Workers’ deaths shed light on deep troubles in cesspool industry
The absence of regulatory standards governing the haulage of sewage from septic tanks and pits has cast the cesspool industry as chaotic, with many workers having no equipment to protect themselves and little training to safely engage dangerous...
The absence of regulatory standards governing the haulage of sewage from septic tanks and pits has cast the cesspool industry as chaotic, with many workers having no equipment to protect themselves and little training to safely engage dangerous spaces.
Interviews by The Gleaner with eight cesspool stakeholders across five parishes – St Elizabeth, St Andrew, Kingston, Manchester, and St Thomas – have unveiled deep concerns within the sector, pointing to discretionary practices among both employees and their bosses that have exacerbated the threats of already grave occupational hazards.
That peril was laid bare on September 6 when Kirk Kerr and Joslyn Henry suffocated to death from noxious fumes as they worked in a septic tank at Moneague College in St Ann. Beresford Gordon succumbed to his distress the following day.
Septic tanks are potentially a toxic bomb with high concentrations of carbon dioxide, hydrogen sulphide, and methane, but cesspool owners report that some of their own employees put themselves at risk wearing flimsy handkerchiefs as their only respiratory shield.
Wait times before entry into pits vary widely as well, with some personnel descending into the deep 10 minutes after removing the cover while others mandate a 24-hour window for the dispersal of gases.
Retired professor of supramolecular chemistry at the Mona Campus of The University of the West Indies, Ishenkumba Kahwa, recommends that the companies ensure that their employees wear appropriate personal protection equipment and to mandate the use of a portable gas meter.
“These days, this meter is generally available at relatively little cost … . There are combustible materials like methane that must be measured. If you got a high build-up of methane and there is a spark, the place can blow up,” Kahwa warned in a Gleaner interview.
Kahwa highlighted the need for respirators with cartridges that absorb hydrogen sulphide, which he dubs “the key protection”.
Director of Flex Cesspool Solutions, Courtney Byfield, that his company owns the full range of equipment, including plastic hazmat suits, respirators, as well as a gas meter. But he admits that those protocols are not industry norms.
“The men that are cleaning pits now, they just take off their clothes, open the pit and go down in the septic tank. You have to open it and make it breeze out for all a day before you go into it, especially a tank,” he said.
Kevin Brooks, director of Brooks Cesspool Haulage, shared that when he descends into a pit, he wears a wet suit and respiratory gear that provides an uninterrupted flow of oxygen. His company also runs a duct inside the pit to pump in fresh air.
Brooks said that he maintains a strict regime with employees, not allowing them to spend more than 15-20 minutes in the tank at a time. A lookout worker is positioned at the mouth of the tank to monitor those below.
“Every time somebody goes down, somebody has to be at the top of the hole. He is on a harness with a rope, so in case of anything, you can pull up that harness, so you pull him up with the rope,” Brooks elaborated.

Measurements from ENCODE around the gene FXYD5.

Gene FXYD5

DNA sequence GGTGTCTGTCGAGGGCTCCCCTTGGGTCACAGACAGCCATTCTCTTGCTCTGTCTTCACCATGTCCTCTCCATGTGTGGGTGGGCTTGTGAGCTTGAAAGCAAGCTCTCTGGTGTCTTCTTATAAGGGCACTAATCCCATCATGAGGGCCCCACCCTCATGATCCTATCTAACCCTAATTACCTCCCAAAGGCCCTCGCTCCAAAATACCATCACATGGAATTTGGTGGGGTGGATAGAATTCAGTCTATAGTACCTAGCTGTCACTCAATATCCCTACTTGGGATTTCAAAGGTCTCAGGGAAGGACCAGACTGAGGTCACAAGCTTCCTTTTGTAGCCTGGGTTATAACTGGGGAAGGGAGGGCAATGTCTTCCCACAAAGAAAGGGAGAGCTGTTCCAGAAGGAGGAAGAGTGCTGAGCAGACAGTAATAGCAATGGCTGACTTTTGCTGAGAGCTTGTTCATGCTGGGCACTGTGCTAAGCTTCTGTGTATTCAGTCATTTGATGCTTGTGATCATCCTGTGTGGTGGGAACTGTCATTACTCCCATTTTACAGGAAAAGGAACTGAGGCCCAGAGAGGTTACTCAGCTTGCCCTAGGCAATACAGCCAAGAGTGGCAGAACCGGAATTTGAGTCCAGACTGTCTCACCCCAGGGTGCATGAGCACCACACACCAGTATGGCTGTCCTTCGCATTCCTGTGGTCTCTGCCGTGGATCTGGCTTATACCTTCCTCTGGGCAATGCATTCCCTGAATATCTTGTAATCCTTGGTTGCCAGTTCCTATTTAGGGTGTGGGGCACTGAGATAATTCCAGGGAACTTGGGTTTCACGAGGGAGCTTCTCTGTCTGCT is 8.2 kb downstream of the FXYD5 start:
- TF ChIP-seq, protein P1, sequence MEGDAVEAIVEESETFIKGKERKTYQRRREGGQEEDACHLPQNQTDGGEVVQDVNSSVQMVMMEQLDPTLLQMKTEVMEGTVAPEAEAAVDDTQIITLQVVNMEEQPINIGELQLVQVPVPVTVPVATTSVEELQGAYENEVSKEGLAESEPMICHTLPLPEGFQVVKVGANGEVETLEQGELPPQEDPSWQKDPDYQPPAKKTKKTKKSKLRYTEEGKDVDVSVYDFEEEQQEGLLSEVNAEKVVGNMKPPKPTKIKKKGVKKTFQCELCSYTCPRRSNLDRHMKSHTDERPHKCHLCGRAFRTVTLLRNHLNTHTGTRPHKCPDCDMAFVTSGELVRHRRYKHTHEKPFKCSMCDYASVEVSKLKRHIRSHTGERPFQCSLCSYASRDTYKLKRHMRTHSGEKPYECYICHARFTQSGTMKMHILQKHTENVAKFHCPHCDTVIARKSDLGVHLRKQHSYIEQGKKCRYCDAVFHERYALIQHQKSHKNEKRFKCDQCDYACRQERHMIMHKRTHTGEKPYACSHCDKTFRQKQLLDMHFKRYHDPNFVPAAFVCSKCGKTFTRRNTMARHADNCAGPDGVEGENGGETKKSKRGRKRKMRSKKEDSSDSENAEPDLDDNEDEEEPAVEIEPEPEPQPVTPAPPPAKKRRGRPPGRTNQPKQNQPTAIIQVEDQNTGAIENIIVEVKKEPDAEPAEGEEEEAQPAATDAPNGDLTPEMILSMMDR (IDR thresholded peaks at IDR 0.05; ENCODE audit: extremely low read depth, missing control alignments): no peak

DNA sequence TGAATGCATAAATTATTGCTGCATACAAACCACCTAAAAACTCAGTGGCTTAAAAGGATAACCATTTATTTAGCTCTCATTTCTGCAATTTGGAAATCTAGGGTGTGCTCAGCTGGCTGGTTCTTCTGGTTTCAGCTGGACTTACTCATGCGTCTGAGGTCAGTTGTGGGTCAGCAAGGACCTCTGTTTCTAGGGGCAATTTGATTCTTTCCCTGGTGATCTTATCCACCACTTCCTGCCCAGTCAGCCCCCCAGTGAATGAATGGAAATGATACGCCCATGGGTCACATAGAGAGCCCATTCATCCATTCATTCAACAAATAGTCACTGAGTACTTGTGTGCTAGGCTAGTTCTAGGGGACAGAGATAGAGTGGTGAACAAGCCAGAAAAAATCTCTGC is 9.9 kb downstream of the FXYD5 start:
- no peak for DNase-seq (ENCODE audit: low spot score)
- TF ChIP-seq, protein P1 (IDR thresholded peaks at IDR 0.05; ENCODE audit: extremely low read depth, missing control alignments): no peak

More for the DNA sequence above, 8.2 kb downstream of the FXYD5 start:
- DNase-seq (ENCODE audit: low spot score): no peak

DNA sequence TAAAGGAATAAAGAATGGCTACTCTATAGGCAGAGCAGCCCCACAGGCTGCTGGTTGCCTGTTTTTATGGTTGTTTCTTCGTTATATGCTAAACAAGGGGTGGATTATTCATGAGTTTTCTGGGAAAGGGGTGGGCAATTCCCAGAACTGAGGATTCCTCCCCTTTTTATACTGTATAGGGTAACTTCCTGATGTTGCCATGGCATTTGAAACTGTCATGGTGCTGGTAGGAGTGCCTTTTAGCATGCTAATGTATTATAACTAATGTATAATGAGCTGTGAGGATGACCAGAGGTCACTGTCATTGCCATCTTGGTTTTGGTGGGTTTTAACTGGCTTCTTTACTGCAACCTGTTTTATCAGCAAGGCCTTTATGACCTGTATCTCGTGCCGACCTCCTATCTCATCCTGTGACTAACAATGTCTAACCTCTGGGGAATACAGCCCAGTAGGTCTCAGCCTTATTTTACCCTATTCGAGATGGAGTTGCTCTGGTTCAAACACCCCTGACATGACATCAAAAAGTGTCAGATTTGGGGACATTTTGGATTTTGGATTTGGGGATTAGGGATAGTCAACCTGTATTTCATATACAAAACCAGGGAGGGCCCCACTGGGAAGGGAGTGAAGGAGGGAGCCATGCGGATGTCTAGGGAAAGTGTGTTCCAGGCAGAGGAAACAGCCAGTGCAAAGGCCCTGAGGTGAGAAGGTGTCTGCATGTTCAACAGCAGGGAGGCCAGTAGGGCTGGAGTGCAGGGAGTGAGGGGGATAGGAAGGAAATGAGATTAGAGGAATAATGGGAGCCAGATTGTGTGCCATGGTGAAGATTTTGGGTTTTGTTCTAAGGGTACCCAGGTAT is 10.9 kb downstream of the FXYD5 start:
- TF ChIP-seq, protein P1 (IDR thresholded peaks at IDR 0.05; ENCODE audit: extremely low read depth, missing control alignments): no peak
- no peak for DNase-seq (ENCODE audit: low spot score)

Winston Walsh of Cesspool Solutions General Haulage and Services in St Elizabeth expressed discomfort with entering a pit.
“We draw from outside of the pit. I have never gone into a pit and I have never sent someone into a pit. I don’t like that part of the job,” he said.
Despite not entering pits, his company still takes precautions before removing waste.
“When you open the pit, you don’t look into the pit and you don’t bend over; you just open it and walk away. When you come back, you put your hose in,” he explained.
Additional safeguards, said Walsh, include the wearing of double-filter 3M masks with replaceable cartridges and a transparent face piece that locks in the face.
Joseph Parker from Hibiscus Guest House and Cesspool Specialist is disappointed that there is no independent authority to provide training and to regulate the industry. His knowledge and competence are the culmination of about 30 years of on-the-job training.
But he is calling for the Ministry of Health and Wellness to step in.
“I learned on the job because as far as I am concerned, I don’t know of anywhere to be trained. It would be so good if you could have training,” Parker said.
The Moneague incident is not the first such cesspool tragedy in Jamaica. Almost 16 years to the day, three workers at the Jamaica Public Service Company’s (JPS) Old Harbour power plant in St Catherine died after losing consciousness after inhaling what was believed to be hydrogen sulphide.
“When me and my second went to assist the men who died, I saw my second drop. When I reached down into the hole, I began experiencing short(ness) of breath and my tongue getting heavy. I had to come out back,” Glenford Campbell, one of the workmen, reported at the time.
Kahwa said that the Moneague circumstances mirrored those in Old Harbour.
In 2015, Robert Chung, then senior director for the Occupational Health and Safety Department in the Ministry of Labour, highlighted that in 2007, the National Workplace Condition Index showed that only 58 per cent of worksites achieved optimal working conditions.
Kahwa lamented the foot-dragging of the occupational safety law through the nation’s Parliament.
“If we had the occupational health and safety law, with standards on how workers should treat with potentially hazardous situations, that would help,” the professor said.